When you leave the military, the biggest question is "what's next?" It's a scary job market right now, but the skills you've received in the military make you highly marketable. The Legion sponsors dozens of veterans hiring fairs each year, and our employment experts also provide tips to writing resumes, networking and making a strong impression in the interview process.
The military invests millions in training servicemembers, sending them all over the world to learn skills and gain a wide arsenal of experiences. Unfortunately, these skills don’t often translate into a civilian career - especially in the trade and certification professions.
The American Legion will investigate this issue and find ways to improve veterans and transitioning servicemembers’ job prospects in the trade professions with its first-ever National Credentialing Summit. The event welcomes policy makers and experts from human relations to the U.S. Chamber of Commerce building in Washington, Feb. 21 - 23, to discuss ways to improve credentialing opportunities for veterans and transitioning servicemembers. Registration for the event is open, and individuals who are experts in the credentialing field are welcome to apply to attend.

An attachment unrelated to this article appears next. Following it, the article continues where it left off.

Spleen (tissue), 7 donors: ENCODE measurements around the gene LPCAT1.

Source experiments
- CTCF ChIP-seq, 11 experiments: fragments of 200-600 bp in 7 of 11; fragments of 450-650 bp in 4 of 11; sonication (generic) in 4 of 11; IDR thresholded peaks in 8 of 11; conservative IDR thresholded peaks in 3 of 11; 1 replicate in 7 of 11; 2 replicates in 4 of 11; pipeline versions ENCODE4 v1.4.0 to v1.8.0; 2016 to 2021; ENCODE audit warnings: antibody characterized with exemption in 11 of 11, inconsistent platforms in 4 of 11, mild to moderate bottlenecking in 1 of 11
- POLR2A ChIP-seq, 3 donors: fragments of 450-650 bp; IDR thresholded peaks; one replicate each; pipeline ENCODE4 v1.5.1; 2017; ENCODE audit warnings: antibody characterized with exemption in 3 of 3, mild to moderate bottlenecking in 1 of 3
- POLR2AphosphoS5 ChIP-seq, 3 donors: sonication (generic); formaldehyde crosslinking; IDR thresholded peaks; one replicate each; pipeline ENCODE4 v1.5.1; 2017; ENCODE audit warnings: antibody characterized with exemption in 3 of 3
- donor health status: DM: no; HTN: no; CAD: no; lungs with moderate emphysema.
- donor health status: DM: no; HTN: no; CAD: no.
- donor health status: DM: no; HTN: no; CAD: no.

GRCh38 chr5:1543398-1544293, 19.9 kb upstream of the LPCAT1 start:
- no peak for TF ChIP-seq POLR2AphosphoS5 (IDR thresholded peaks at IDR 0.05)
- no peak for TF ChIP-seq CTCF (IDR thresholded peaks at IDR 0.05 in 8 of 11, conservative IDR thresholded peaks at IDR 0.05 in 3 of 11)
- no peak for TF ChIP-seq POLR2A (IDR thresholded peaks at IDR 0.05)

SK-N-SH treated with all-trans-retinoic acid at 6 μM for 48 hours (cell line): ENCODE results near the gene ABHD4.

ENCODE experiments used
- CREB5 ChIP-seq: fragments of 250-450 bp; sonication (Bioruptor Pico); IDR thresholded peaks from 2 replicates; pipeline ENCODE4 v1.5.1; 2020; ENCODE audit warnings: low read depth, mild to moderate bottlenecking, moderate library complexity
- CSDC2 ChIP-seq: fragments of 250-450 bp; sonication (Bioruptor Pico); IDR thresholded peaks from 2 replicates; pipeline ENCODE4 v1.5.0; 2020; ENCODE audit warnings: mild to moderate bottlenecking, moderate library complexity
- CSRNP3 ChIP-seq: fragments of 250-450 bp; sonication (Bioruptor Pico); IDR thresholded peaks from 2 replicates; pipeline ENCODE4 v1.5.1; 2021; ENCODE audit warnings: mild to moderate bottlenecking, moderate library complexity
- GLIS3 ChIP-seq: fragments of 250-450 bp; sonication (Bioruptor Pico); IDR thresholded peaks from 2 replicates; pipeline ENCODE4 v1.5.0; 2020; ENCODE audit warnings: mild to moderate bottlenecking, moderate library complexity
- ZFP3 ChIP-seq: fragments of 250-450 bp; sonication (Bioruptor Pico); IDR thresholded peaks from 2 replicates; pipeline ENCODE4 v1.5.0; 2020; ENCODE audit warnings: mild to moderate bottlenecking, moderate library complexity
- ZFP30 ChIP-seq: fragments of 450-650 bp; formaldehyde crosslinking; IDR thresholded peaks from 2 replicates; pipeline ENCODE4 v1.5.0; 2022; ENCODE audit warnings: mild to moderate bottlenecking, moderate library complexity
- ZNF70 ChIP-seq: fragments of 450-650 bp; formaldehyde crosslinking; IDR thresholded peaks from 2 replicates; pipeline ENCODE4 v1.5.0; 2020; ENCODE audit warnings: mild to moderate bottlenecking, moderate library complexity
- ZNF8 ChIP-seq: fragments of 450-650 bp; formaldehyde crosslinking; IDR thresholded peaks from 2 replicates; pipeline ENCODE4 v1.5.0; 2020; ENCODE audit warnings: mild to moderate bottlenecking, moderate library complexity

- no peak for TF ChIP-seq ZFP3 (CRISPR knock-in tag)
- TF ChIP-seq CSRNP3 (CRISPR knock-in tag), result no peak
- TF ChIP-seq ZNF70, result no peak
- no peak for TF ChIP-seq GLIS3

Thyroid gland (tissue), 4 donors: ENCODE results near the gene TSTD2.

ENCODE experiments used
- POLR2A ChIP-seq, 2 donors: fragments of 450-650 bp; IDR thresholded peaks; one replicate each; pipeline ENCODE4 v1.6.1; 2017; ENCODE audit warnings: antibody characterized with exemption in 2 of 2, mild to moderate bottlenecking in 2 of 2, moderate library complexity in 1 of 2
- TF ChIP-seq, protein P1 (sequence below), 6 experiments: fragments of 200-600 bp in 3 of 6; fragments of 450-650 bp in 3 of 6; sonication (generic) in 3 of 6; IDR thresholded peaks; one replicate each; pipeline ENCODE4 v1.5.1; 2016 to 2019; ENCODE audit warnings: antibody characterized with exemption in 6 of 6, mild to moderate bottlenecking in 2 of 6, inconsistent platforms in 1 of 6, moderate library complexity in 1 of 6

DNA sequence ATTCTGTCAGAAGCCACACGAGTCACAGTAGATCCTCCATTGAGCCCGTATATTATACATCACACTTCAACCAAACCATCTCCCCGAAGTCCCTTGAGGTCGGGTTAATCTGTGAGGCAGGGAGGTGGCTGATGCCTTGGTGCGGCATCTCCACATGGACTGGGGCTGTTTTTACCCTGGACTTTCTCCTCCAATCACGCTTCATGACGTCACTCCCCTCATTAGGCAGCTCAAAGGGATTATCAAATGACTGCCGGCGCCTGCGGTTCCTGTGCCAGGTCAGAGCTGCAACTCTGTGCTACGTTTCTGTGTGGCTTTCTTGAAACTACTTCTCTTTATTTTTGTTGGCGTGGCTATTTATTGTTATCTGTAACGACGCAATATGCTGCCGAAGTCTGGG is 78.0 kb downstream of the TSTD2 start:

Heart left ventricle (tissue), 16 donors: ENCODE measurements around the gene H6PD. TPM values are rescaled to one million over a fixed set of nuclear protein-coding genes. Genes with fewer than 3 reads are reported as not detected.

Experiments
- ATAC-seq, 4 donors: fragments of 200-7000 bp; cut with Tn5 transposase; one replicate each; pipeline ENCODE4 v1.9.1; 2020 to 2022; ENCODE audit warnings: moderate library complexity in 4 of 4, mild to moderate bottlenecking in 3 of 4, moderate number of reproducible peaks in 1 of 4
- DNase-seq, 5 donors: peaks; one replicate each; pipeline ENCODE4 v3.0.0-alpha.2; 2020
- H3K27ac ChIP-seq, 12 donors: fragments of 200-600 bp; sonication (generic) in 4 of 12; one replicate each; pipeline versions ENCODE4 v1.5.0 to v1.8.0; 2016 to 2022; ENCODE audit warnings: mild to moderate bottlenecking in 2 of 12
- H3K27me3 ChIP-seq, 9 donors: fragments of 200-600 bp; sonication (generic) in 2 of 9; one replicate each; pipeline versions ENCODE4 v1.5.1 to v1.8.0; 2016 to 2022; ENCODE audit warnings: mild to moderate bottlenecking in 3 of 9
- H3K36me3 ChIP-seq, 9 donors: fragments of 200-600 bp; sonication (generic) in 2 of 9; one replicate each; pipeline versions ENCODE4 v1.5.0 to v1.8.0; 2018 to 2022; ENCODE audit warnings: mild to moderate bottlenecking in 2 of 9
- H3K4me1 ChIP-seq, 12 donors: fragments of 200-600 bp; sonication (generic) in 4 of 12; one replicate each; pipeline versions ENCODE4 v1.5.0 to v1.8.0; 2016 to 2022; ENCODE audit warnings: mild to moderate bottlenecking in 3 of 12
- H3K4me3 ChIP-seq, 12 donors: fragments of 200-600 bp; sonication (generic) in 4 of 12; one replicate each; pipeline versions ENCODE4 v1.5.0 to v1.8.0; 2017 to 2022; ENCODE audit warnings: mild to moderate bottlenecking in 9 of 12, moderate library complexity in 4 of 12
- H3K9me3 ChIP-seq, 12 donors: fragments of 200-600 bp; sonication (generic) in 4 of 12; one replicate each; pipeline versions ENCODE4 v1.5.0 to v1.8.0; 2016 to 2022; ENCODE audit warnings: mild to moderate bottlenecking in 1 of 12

Among those invited were Secretary of Defense Leon Panetta, Joint Chairman Mike Dempsey, Labor Secretary Hilda Solis and Kevin Schmiegel from the Chamber of Commerce, along with many others from the private and public sectors.
Given the veteran unemployment problem in our country, such an event is paramount. It’s also commonsensical that veterans be able to use their military training in their careers, says Steve Gonzalez, Legion Economic Division assistant director.
“The American Legion recognizes improved credentialing as a means to rectify a veteran unemployment problem that only figures to worsen as more veterans return from overseas,” Gonzalez says. “Credentialing veterans and transitioning servicemembers also provides a return investment to the military and our nation, which spent considerably in training uniformed personnel and stands to gain if these veterans put their service-learned skills to use in the workforce.”